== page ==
It's shaping up to be a busy fall for Avenged Sevenfold. Following a live-streamed virtual reality performance on Thursday night, the Orange County metal band officially unveiled The Stage, their seventh studio album, and the follow-up to 2013's chart-topping Hail to the King. Except for some mysterious projections of the band's DeathBat mascot throughout October, and the subsequent release of the album's eight-and-a-half-minute title track as a single, there had been little advance publicity for the LP; many fans weren't even expecting it to drop until December.
The band's first album for Capitol Records after over a decade with Warner Bros. – and their first with former Bad Religion drummer Brooks Wackerman, who replaced Arin Ilejay in 2015 – The Stage is also Avenged Sevenfold's most ambitious album to date. Co-produced with the band by Joe Barresi (Queens of the Stone Age, Tool, Melvins), The Stage is an epic concept album about artificial intelligence, featuring the most aggressively bonkers music of the quartet's career. An adventurous departure from the straight-ahead hard rock of Hail to the King, the album concludes with a 15-minute musical interpretation of the Big Bang, capped by a monologue from astrophysicist Neil deGrasse Tyson.
Rolling Stone caught up with Avenged Sevenfold frontman M. Shadows in advance of Thursday's show to discuss The Stage, his fascination with AI, pushing the envelope with their stage show and how they got one of America's most famous scientists to make a cameo appearance on their record.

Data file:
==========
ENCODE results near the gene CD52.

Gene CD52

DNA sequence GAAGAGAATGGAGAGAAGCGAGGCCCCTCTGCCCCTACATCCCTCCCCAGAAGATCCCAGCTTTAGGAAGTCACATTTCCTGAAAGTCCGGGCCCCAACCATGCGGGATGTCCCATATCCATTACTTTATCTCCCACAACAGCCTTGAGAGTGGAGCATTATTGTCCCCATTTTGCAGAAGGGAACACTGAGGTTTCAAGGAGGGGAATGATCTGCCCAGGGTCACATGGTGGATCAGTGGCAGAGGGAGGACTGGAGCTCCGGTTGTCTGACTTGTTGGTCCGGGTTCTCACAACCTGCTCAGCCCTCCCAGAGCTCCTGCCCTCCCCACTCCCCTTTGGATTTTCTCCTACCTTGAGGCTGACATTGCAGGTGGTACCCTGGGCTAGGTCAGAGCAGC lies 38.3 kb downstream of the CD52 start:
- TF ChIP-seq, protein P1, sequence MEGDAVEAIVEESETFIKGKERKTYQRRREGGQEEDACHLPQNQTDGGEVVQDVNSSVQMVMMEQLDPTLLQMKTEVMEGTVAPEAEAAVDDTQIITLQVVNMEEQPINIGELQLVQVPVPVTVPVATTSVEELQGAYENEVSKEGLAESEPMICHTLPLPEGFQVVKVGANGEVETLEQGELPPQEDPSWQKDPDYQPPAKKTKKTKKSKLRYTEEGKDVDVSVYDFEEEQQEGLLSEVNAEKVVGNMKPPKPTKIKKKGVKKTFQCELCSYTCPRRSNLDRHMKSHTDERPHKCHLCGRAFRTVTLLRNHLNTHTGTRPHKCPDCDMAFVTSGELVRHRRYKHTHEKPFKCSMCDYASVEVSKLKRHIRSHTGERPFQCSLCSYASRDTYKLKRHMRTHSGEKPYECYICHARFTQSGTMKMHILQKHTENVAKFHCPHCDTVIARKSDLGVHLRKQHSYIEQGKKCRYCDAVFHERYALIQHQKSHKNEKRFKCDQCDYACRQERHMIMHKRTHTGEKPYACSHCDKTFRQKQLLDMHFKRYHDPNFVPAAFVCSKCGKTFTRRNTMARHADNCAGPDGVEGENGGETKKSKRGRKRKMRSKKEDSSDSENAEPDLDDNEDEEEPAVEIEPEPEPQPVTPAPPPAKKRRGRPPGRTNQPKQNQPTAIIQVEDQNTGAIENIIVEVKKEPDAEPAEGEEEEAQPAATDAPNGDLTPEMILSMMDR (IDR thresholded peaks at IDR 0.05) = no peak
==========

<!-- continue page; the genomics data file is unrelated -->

Why suddenly release an album with no advance notice? Well, man, a lot of it has to do with boredom [laughs]. Everyone else is dropping the breadcrumbs, having four or five singles before their record comes out. It completely takes away the mystique of the record; by the time it actually comes out, you've already done 50 interviews about what the record's about and is going to sound like. It's 2016; people's attention spans are so short at this point, who has time for three months of lead-up?
You've got five guys over here who are very bored of that; so for us, it was about keeping the hype very short and sweet, and then executing on all levels. Here's the record – we spent a long time on it, and it's available for you now. And now we can all learn about the record together, after you hear it, instead of hearing all these things about it as we're dribbling crumbs at you. We just said, "No BS this time – we're just going to do everything that we want to do, from the live show to the merchandising, to how we present this thing and how we release it."